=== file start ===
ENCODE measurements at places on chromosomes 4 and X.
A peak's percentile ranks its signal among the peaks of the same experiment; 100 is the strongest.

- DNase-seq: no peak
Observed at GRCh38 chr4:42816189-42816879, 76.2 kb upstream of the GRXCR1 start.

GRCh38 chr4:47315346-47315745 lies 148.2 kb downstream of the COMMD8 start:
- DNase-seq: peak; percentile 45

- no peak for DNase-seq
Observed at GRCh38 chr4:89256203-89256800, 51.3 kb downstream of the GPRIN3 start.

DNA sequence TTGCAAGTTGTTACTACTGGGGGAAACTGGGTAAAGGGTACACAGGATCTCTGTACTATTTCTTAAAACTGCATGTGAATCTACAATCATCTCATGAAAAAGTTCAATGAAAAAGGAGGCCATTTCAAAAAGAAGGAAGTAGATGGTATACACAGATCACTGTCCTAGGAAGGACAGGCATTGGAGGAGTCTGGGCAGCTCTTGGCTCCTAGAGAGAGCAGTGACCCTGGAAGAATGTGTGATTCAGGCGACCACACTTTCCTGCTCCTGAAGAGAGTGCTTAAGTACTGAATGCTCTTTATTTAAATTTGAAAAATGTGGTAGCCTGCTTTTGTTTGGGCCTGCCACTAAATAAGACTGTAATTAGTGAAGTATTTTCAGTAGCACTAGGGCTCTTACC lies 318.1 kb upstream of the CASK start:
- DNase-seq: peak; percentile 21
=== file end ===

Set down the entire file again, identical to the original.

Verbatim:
ENCODE measurements at places on chromosomes 4 and X.
A peak's percentile ranks its signal among the peaks of the same experiment; 100 is the strongest.

- DNase-seq: no peak
Observed at GRCh38 chr4:42816189-42816879, 76.2 kb upstream of the GRXCR1 start.

GRCh38 chr4:47315346-47315745 lies 148.2 kb downstream of the COMMD8 start:
- DNase-seq: peak; percentile 45

- no peak for DNase-seq
Observed at GRCh38 chr4:89256203-89256800, 51.3 kb downstream of the GPRIN3 start.

DNA sequence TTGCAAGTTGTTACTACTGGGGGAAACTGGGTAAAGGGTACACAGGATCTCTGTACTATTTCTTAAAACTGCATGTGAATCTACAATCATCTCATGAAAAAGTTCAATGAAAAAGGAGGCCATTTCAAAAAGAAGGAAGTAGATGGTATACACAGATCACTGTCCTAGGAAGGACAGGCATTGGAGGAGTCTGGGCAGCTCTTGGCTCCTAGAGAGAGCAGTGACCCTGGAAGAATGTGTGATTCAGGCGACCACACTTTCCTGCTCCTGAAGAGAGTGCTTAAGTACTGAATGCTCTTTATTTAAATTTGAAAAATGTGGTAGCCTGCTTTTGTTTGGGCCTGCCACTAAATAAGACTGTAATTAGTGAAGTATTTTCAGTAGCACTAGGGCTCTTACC lies 318.1 kb upstream of the CASK start:
- DNase-seq: peak; percentile 21